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CORRECTED: From the big house to the big screen

Community: Local filmmakers give classes at Pitchess Detention Center to give men a second chance

Posted: February 21, 2011 1:55 a.m.
Updated: February 21, 2011 1:55 a.m.

Filmmakers (back row, from left) Erik Vigouroux, 32, Branden Morris, 62, Brandon Chandler, 28, Jainmy Martinez, 33, (front row, from left) Scott McLean, and Richard Lozano, 35, pose after a day of filming at Veluzat Motion Picture Ranch in Saugus on Saturday.

 

A half-dozen former inmates from the local jail spent the weekend slogging through the mud in a remote rainy area near the Angeles National Forest.

It wasn’t a jailbreak.

But in a way, it really was.

The former inmates, having done time for petty crimes, were given a break by people who believe in second chances to entrust each of them with the task of making a movie.

So for Saturday, Sunday and parts of today, select former inmates of the Pitchess Detention Center have been Santa Clarita Valley filmmakers.

Scott McLean is the film’s producer.

“We’re encouraged to be able to give the guys a chance to be on a professional film set where big-name, big-budget films and shows have been,” he said.

Other producers involved in changing the former inmates’ lives are facilitators of the MERIT program — called the Maximizing Education Reaching Individual Transformation Program — which works in coordination with the Los Angeles County Sheriff’s Department inside county jails and focuses on substance-abuse prevention and halting domestic violence.

At the end of the 12-week program, former inmates received a certificate.

The filmmaking former inmates will also receive from Hollywood Impact Studios a copy of the movie, film credits for their work, and added footage that they can edit into a self-promotion work-experience reel.

“Gary Hall and his wife, Cyndi, created Hollywood Impact Studios, which helps guys who are incarcerated and helps them get their lives back on track,” said film producer Brandon Chandler. “The whole idea is that we teach film classes inside Pitchess.”

On the weekend, former inmate filmmakers went on location.

They followed the muddy trail along the aqueduct, under the power lines, north from Copper Hill Road back to the Veluzat Motion Picture Ranch.

Second chance
The movie is called “The Potter’s Hand.” It’s about a guy who, having made some bad choices in life, is a given a second chance.

Just as a badly crafted clay cup is reshaped and re-fired in a potter’s studio, the man changes his life.

The story mirrors the lives of former inmates chosen to help make it a reality.

“This is a second chance situation for me,” said Chad Hanley. “Going into jail and coming out, what I found was I have a great support group.”

Like the character in the movie — a short film that, when edited, will be about 10 minutes long — Chad was drawn into a wild, reckless and damaging lifestyle that netted him a nine-and-a-half-month jail sentence.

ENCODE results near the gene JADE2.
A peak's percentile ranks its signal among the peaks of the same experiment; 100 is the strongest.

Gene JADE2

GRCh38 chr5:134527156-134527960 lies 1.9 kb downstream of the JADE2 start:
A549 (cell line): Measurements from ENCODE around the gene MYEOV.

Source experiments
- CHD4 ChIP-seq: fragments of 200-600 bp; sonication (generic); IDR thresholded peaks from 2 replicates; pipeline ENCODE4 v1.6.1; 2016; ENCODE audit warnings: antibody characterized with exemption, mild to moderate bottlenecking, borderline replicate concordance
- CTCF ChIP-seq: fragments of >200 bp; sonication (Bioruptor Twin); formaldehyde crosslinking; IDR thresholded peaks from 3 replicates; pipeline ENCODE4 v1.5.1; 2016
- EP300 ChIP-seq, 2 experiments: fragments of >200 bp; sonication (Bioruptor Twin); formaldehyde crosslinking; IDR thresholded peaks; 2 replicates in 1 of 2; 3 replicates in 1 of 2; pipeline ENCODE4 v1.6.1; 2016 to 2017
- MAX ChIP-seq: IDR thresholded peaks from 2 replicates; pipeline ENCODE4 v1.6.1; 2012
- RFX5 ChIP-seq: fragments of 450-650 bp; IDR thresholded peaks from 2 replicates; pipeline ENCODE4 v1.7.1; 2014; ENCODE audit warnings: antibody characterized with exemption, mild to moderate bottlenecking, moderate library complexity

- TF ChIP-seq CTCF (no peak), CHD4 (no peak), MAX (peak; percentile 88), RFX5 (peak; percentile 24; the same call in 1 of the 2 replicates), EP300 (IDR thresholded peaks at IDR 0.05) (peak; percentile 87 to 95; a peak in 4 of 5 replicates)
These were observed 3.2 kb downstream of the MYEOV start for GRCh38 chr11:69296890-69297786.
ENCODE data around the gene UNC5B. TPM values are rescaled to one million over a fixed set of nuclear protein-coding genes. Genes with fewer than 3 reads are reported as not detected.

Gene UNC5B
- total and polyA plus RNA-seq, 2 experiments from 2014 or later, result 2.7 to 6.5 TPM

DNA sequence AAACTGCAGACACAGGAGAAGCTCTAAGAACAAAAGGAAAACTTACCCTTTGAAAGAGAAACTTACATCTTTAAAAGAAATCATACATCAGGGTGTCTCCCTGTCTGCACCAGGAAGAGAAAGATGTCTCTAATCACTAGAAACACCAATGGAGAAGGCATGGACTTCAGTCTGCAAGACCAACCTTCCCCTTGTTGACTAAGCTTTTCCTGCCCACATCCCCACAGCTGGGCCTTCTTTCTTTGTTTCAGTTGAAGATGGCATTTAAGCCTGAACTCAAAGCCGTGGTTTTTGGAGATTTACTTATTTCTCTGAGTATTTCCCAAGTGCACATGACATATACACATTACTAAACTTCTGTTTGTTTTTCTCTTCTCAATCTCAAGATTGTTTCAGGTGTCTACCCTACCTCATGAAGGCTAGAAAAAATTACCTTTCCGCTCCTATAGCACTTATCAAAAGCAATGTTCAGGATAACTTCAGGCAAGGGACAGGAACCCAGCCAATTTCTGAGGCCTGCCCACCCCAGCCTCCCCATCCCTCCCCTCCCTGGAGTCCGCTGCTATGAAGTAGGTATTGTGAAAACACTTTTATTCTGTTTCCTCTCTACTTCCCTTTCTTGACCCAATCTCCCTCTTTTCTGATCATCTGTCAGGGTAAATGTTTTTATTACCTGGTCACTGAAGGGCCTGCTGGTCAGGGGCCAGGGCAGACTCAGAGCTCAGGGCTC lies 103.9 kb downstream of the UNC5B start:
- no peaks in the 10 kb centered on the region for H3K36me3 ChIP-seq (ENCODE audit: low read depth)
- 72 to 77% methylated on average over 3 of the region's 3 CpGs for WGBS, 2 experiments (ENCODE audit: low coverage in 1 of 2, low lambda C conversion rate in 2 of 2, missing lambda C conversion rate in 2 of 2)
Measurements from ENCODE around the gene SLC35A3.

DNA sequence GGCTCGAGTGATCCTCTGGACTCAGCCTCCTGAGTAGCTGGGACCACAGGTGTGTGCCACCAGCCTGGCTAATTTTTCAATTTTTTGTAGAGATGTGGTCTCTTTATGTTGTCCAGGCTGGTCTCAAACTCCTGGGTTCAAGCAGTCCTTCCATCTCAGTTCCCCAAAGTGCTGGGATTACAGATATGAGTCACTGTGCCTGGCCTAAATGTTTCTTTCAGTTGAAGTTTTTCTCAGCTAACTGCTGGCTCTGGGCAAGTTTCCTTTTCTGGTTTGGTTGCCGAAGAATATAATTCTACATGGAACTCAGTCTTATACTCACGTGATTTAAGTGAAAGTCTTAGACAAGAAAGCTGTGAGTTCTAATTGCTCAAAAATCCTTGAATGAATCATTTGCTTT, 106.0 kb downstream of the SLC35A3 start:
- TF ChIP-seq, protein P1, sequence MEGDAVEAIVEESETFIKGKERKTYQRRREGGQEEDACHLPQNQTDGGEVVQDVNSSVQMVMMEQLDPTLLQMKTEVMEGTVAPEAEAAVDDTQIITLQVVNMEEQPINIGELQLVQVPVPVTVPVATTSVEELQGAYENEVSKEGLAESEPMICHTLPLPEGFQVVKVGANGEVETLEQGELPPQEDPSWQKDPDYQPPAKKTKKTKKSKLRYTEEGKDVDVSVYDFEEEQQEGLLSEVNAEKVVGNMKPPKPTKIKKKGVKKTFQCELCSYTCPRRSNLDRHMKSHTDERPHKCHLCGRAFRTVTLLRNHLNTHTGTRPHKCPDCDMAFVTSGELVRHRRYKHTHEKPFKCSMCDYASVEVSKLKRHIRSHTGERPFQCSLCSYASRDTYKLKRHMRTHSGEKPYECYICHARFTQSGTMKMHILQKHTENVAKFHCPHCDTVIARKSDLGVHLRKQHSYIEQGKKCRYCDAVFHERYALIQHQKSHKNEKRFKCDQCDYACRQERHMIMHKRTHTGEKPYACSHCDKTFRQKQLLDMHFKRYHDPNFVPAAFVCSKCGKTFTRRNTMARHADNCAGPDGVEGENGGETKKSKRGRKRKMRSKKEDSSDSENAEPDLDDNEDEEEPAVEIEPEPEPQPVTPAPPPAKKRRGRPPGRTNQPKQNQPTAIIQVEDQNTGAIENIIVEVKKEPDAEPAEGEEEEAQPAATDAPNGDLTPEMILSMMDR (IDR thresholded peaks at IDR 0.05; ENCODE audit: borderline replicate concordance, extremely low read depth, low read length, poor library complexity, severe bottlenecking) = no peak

“I’ve been taking a look at my life and the pattern,” he said. “I tried to keep a productive life while entertaining the wild side, and I never really got anywhere serious. I was in and out of jobs, never been married, no children.

“This was definitely a godsend for me being incarcerated, because I met the people that I did,” Hanley said. “God had a hand in this. This is the fork in the road. This is where the decision is made.”

And what decision was that?

“Finally, you got the right people in your life; your family is rooting for you. So let’s make a change,” he said. “So ever since I was introduced to this program, the MERIT program, I’ve taken a change for the better and things have really been moving in my life.”

Seeing potential

Erik Vigouroux plays the older brother of the movie’s main character.

“I play Jimmy’s brother who is kind of a cowboy, a guy he looks up to,” Vigouroux said.

Vigouroux, like his pal Chad, also served in the United States military and also made some bad decisions that landed him in jail.

“You go to jail, you come out, you can’t get work, and you can’t do anything because you’ve got this thing that says you’re a bad person,” he said. “We’re normal, regular people who made one or two bad decisions.”

People in the MERIT program, however, see the potential in inmates.

“They don’t have to be here working with us,” Vigouroux said. “They didn’t have to call us. They did it because of the people they are. They realize more than the average person — that no one gets in trouble because they want to.

“They gave us the opportunity to do something different.”

Walk the walk
Former inmate Richard L. (who declined to give his full last name) plays the bartender in the movie.

“It’s very rare you find people who follow their career with such commitment who would help — as far as helping you out in life,” he said. “You get a lot of people who like to talk the talk but when it comes down to it, they don’t want to walk the walk unless they had something in it for them.

“That’s not the case with the people we’ve circulated ourselves with,” he said, referring to the film’s producers, the MERIT teachers and Hollywood Impact Studios.

“It’s a process,” he said. “They’re helping us but then we may help someone else down the road.”

TV writer and producer Gary Hall formed Hollywood Impact Studios in 2007 as a faith-based “outreach” program of Hollywood professionals positively affecting lives through mentoring.

The studio’s first production began in 2008.

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